How to Stop Forehead Sweat

Seeing a doctor about your condition might be the best place to start.
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Excessive sweating -- a condition known as hyperhidrosis -- can be an embarrassing and irritating problem, especially in visible areas such as the forehead. According to Hyperhidrosisweb.com, the condition occurs in an estimated 3 percent of people worldwide. There are treatment options, however, reaching from the most basic, over-the-counter choices to extreme medical decisions. If simply wearing a hat or headband is not working for you, other options are available.

Step 1

Avoid MSG, spicy foods, alcohol and caffeine; these can all be metabolic triggers that can produce perspiration. Avoid garlic, onions and foods high in calcium content, because these are also considered triggers that can cause your body to sweat.

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Step 2

Drink plenty of water. Being well-hydrated lowers the core temperature of the body, which can help decrease perspiration.

Step 3

Apply an over-the-counter, clinical-strength antiperspirant to your forehead before bed each night. Applying before you go to sleep allows time for the antiperspirant to get into the pores of the skin without fighting the majority of the body's triggers for creating sweat.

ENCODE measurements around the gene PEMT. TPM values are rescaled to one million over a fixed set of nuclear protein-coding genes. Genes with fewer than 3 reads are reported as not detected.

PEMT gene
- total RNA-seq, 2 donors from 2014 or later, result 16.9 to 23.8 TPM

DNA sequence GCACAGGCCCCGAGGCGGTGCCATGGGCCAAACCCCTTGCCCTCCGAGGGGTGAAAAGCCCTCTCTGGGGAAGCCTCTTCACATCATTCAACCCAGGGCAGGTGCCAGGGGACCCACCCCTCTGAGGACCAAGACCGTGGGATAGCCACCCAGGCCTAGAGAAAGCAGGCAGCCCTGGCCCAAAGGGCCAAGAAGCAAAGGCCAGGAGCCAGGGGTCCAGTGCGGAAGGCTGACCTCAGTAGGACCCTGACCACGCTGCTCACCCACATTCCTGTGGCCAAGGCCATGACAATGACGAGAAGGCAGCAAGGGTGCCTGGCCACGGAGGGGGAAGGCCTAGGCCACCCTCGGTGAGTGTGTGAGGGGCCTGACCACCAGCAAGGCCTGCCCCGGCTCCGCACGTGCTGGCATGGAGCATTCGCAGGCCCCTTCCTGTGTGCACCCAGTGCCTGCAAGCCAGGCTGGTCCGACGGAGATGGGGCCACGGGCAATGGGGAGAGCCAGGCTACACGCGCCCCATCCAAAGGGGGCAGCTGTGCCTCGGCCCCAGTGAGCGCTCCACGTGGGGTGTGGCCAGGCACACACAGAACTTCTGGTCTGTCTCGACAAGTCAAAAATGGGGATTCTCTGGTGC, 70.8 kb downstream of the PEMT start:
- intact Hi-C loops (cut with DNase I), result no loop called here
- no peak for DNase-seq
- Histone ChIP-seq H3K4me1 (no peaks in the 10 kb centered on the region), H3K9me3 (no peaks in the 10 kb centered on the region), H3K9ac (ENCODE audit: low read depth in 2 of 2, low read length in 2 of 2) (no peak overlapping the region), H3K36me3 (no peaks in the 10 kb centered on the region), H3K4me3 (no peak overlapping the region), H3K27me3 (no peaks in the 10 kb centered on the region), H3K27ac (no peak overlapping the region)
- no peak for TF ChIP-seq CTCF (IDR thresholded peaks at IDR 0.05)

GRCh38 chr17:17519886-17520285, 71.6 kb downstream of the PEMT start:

Step 4

Visit your general practitioner or dermatologist to discuss and diagnose your situation.

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Step 5

Try a prescription-strength antiperspirant that contains aluminum chloride and apply it to the area at bedtime.

Step 6

Speak to your dermatologist about extreme measures such as cervical sympathectomy, a glandular surgery, as a last resort.

Warning

See your doctor for any medical conditions before taking measures of treatment on your own.

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Is This an Emergency?

If you are experiencing serious medical symptoms, please see the National Library of Medicine’s list of signs you need emergency medical attention or call 911. If you think you may have COVID-19, use the CDC’s Coronavirus Self-Checker.
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